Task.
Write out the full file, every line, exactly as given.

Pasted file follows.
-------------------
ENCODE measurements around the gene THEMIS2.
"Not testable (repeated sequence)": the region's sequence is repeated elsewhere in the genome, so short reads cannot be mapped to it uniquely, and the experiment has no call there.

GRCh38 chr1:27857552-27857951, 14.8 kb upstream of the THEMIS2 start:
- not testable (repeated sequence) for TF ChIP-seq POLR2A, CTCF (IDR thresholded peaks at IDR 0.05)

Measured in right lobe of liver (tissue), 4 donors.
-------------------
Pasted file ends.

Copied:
ENCODE measurements around the gene THEMIS2.
"Not testable (repeated sequence)": the region's sequence is repeated elsewhere in the genome, so short reads cannot be mapped to it uniquely, and the experiment has no call there.

GRCh38 chr1:27857552-27857951, 14.8 kb upstream of the THEMIS2 start:
- not testable (repeated sequence) for TF ChIP-seq POLR2A, CTCF (IDR thresholded peaks at IDR 0.05)

Measured in right lobe of liver (tissue), 4 donors.